Ok... My brass has all been cleaned and is now ready for close inspection and sorting if needed. By close inspection, I mean handling each case for a few seconds and doing a final look at it before tossing it in an appropriate bag or box for further, future processing. This gives me the chance to really look over any new to me range brass so that I can evaluate its life expectancy. Pistol brass is easier than a rifle. For rifle, I usually want to peer inside and look for separation marks near the case head. Looking at the heat stamp crispness can also help you determine age. Brass with well-worn head stamps has been fired more, etc. Nickel cases which are worn to mostly brass is older, etc.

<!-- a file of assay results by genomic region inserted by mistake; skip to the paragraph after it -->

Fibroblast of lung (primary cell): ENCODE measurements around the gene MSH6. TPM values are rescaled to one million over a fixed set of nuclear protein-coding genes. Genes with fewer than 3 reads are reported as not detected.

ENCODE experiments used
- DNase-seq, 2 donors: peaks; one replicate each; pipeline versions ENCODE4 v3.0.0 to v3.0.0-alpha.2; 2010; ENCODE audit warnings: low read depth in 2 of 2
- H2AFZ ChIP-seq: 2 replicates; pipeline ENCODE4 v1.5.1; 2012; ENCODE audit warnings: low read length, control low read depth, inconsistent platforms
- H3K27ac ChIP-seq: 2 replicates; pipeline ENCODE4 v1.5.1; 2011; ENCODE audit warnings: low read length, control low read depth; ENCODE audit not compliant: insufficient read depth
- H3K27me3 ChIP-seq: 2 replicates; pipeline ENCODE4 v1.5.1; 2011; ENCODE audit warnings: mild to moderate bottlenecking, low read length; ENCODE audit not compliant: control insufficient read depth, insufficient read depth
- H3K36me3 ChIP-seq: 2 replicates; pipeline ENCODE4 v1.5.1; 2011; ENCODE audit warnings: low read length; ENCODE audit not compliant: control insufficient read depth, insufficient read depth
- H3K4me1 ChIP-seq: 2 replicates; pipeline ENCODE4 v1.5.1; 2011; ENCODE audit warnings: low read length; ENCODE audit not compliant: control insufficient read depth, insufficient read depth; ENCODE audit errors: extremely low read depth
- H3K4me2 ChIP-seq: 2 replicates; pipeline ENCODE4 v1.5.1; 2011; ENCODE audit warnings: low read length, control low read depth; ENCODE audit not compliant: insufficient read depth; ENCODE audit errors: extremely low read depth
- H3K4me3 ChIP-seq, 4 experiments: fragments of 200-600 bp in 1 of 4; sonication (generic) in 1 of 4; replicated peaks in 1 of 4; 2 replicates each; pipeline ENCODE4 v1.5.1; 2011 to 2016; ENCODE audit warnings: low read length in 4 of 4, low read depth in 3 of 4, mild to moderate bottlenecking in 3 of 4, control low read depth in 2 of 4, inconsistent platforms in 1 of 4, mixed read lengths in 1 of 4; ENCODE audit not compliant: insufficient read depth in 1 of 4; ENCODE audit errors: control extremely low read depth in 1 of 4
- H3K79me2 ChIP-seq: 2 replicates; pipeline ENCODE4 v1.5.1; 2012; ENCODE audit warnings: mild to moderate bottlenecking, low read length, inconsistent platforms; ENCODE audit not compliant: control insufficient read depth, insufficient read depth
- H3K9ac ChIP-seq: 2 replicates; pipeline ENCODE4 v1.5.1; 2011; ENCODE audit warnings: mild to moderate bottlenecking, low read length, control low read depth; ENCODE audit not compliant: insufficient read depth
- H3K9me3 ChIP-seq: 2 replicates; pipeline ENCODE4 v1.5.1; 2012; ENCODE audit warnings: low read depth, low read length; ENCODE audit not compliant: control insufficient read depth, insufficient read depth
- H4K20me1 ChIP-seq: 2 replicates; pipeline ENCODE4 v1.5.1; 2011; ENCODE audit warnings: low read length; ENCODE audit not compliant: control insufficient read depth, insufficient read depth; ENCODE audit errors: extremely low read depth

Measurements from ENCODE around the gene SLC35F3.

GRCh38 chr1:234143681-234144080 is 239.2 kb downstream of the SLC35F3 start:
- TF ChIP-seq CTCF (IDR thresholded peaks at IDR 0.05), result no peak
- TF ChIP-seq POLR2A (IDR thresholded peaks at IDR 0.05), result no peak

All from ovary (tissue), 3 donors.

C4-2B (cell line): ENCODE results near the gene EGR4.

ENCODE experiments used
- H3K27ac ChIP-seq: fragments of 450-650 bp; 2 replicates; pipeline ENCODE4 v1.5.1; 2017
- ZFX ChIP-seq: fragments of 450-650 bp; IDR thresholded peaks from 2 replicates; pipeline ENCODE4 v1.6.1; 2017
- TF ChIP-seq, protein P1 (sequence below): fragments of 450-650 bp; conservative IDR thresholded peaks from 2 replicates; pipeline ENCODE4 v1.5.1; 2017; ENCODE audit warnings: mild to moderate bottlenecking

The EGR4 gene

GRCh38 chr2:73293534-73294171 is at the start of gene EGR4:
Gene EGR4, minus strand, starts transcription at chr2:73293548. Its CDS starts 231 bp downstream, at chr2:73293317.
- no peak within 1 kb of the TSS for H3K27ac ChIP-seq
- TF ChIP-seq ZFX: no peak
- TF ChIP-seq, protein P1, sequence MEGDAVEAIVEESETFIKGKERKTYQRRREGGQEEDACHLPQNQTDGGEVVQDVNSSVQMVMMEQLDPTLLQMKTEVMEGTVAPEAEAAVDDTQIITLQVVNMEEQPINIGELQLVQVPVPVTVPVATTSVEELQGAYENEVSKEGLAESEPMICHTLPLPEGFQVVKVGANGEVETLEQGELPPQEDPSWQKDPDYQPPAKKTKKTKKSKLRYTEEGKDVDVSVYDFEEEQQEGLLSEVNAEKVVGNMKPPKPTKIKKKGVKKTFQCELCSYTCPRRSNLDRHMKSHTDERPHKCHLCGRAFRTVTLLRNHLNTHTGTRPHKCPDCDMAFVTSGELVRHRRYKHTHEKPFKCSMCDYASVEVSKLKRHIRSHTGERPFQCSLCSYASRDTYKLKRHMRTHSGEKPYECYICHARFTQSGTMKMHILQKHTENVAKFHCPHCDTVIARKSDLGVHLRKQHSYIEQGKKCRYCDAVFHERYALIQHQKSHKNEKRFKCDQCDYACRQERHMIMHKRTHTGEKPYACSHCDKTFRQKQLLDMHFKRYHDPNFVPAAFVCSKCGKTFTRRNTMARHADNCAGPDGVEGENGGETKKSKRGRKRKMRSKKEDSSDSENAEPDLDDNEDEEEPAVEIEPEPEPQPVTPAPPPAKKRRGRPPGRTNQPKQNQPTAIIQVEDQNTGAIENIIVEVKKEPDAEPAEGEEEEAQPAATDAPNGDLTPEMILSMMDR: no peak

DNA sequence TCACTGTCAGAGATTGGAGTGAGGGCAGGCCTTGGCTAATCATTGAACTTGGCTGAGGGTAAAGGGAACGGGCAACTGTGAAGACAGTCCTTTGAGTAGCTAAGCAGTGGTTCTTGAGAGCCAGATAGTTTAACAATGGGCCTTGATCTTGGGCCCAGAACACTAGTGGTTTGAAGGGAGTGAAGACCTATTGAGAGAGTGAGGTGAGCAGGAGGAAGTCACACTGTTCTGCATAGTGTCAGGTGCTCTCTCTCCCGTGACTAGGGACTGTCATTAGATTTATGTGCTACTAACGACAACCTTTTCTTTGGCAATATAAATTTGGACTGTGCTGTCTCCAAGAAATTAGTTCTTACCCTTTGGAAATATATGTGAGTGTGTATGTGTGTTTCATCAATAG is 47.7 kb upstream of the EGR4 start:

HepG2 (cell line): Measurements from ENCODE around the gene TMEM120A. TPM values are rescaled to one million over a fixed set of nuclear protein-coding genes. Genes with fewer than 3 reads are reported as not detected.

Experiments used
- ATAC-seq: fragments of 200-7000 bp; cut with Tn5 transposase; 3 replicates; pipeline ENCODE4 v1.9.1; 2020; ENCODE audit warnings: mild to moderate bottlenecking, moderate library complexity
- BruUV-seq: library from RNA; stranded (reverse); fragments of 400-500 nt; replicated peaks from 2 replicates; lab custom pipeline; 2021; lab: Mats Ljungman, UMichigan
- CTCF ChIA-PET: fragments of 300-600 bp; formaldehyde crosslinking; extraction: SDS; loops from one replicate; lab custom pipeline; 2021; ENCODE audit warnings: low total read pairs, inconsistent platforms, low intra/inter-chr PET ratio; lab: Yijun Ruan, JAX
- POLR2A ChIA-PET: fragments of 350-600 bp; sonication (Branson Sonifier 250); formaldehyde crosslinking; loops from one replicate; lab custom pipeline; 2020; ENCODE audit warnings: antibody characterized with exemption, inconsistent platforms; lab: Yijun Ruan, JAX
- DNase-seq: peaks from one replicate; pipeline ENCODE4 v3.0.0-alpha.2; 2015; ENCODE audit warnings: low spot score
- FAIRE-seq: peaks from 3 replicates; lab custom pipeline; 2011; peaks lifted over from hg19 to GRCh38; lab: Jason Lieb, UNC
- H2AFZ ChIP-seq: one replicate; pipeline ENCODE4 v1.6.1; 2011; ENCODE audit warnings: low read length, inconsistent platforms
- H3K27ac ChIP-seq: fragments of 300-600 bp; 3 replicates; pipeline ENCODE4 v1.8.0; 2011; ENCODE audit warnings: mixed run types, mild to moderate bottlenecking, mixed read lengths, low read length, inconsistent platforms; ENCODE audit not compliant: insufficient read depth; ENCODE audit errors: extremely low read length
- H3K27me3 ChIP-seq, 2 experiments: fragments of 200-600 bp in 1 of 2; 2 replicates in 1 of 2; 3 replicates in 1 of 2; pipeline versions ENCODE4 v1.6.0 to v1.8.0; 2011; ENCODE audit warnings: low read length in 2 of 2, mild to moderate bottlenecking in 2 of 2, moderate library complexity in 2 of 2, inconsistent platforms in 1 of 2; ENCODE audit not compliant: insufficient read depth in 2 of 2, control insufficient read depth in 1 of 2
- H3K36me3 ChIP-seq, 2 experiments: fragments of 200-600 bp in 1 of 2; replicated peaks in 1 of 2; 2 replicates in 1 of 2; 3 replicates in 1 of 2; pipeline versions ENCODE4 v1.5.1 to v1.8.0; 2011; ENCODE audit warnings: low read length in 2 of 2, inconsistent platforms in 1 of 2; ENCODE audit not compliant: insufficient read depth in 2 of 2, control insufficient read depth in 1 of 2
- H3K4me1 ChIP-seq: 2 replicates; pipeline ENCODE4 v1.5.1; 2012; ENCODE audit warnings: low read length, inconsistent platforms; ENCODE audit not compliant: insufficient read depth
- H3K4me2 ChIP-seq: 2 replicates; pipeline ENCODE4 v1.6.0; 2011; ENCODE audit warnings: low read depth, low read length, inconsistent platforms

The first real process I do on my brass is de-priming, and I’ll do it in one of 2 ways. If it is range pickup, and or odd calibers I’m not currently going to reload for, I’ll just run it thru a universal de primer and bag it for later use. By this, I mean that I have a lee universal de primer die setup on one of my presses on the bench. I have that press dedicated to just doing that operation. The Uni de primer is nothing more than a die body that is opened up past 50 cal, and has a de-prime stem that has no sizer ball, so that you can de-prime from 17 to 50 caliber brass that is less than about 3” long or so. Literally just running the case into the die to let the stem and pin punch the primer. That lee die has a collet held stem. By doing this, I am protected in case I accidentally missed a piece of berdan brass. The stem will simply slip in the collet and I’ll have to reset it after tossing the berdan. The step will simply slip in the collet and I’ll have to reset it after tossing the berdan brass into the scrap box. If it is brass that I am immediately going to reload, I will instead go ahead and setup one of my 2 main presses with the appropriate die sets. For example, If I am doing rifle cartridges, I usually use my RCBS Rock Chucker. It is a sturdy press made for long cartridges and has good compound leverage that may be needed for large cases and hard resizes. Before setting up my reloading press, I will put my brass into a loading block, and spritz it carefully with some case resizing lubricant and then let it set to flash the solvent off while I set up my press. Next, I’ll find the appropriate shell holder and install it into the ram. Next, I’ll install the de-prime and resize die to the press. You then raise the ram all the way up and screw the die in till it touches. I then lower the ram and usually give the die a hair bit more turn to ensure I can get good cam over on the ram lever. At this point, if you hadn’t already, you would install a die lock ring and secure it to the die, so that next time you just had to screw the die in till snug, then dummy check it. At this point, you can feed brass into the press ram and process each piece with a pull of the ram you de-prime and resize. My processed brass goes into a bin for the next step. More on that later. The foregoing example was for bottleneck rifle and a single stage press. I’ll give another example of straight wall pistol on a turret press. I like my Lee turret reloading press for pistol, since there are more operations to perform. On bottleneck rifle, you can have as little as 2 dies, one for de-prime and resize, one for bullet seating and crimping. On straight wall pistol, you usually need 3 (or more) stages. Deprime and resize, mouth bell, and then seat and crimp. (seating and crimping can be done in one or two steps, and can, depending on the die set, be done using one or two dies, as you could have a dedicated crimp die, or just readjust your seat/crimp die between stages and run one stage as seat, and one stage as crimp.